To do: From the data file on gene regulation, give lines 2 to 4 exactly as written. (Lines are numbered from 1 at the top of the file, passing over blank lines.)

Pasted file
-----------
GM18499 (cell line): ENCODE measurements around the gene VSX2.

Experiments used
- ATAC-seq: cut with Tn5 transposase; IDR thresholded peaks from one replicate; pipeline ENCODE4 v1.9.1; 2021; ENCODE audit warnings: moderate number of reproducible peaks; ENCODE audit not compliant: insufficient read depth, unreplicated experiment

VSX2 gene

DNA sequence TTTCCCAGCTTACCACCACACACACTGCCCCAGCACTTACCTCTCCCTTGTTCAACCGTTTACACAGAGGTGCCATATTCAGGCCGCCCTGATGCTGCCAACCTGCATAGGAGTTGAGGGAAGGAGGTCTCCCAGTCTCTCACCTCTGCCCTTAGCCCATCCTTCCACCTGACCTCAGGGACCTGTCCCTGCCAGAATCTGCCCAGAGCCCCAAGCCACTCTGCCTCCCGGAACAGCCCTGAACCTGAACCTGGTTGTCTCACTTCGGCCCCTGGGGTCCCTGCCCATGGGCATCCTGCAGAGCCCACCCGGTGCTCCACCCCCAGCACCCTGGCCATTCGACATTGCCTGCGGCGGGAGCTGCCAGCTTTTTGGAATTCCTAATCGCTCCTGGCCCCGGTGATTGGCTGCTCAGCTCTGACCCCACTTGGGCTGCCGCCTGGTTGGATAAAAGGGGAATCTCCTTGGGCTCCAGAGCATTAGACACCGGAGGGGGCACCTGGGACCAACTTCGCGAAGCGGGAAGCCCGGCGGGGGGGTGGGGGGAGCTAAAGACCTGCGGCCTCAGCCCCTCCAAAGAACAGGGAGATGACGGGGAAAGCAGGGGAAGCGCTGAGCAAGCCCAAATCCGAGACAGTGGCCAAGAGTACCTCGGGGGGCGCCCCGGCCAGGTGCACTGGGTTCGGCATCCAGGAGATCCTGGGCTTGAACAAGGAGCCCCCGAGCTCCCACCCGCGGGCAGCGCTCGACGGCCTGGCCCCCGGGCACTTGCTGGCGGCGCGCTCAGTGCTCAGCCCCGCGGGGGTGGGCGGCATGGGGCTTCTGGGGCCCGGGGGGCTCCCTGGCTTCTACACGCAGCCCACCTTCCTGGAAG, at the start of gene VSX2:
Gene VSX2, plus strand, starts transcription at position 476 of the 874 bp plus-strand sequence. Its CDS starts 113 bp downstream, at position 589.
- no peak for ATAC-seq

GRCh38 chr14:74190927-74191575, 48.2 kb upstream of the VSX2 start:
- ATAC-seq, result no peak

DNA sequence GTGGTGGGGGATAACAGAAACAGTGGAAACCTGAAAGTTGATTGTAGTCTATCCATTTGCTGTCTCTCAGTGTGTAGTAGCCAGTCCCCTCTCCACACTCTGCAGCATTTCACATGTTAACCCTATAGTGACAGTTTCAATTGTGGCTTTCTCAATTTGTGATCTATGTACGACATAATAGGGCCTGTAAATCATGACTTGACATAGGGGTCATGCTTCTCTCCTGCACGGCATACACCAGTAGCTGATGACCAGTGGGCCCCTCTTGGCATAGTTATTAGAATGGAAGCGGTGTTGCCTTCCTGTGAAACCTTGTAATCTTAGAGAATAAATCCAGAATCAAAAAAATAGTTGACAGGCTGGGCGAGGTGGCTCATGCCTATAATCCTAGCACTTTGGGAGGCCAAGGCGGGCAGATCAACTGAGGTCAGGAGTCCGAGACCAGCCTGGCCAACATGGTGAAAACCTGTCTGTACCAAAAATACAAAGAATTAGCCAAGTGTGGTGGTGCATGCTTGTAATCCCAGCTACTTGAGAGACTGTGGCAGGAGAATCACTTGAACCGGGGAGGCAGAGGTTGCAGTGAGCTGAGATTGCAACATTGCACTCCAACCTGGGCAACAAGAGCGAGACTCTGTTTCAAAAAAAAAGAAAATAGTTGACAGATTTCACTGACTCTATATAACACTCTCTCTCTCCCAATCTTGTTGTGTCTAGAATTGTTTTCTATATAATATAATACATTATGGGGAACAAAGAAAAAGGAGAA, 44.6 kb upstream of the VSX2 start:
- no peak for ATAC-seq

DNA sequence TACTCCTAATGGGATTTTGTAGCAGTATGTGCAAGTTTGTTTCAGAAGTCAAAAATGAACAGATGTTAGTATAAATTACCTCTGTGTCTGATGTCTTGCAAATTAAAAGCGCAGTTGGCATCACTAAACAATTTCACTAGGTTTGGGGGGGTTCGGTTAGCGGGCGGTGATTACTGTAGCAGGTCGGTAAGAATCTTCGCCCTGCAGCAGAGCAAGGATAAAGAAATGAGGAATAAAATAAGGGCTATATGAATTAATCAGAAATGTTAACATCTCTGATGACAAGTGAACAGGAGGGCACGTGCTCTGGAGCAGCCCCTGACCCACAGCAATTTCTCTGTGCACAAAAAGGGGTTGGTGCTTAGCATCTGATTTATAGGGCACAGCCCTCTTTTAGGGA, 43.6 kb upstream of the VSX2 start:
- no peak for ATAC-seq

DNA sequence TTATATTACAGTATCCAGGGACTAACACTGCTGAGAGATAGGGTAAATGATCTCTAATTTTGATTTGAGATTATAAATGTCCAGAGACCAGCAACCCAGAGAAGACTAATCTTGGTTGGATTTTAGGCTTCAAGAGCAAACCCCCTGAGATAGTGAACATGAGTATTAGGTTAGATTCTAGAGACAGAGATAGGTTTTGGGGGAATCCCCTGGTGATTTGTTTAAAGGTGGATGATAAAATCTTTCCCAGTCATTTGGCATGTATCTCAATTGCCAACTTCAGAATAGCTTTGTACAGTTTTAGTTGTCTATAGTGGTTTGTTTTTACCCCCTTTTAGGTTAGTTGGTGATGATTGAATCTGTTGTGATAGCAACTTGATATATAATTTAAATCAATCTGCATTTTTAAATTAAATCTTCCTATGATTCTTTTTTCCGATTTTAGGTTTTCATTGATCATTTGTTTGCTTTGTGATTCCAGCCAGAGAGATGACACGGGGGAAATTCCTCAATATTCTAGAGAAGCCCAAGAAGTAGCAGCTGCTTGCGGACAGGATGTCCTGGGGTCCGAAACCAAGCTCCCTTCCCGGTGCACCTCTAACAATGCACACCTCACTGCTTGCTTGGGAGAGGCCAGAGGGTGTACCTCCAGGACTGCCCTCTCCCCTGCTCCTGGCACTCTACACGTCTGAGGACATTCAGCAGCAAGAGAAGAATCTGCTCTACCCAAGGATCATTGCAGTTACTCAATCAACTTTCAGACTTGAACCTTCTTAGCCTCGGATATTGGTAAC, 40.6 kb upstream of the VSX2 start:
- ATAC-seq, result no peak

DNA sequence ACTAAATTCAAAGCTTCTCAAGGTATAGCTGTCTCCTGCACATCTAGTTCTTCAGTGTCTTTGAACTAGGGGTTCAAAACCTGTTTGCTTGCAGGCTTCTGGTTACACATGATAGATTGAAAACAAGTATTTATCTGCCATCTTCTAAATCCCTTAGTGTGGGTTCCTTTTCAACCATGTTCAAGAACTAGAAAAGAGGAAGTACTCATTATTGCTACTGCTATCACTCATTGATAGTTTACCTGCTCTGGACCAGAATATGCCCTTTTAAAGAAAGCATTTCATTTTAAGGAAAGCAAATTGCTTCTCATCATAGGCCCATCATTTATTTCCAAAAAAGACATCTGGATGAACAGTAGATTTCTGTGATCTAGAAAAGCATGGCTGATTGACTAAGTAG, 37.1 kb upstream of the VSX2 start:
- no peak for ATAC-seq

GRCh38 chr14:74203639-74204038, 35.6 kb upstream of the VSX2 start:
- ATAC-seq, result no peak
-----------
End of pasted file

Experiments used
- ATAC-seq: cut with Tn5 transposase; IDR thresholded peaks from one replicate; pipeline ENCODE4 v1.9.1; 2021; ENCODE audit warnings: moderate number of reproducible peaks; ENCODE audit not compliant: insufficient read depth, unreplicated experiment

VSX2 gene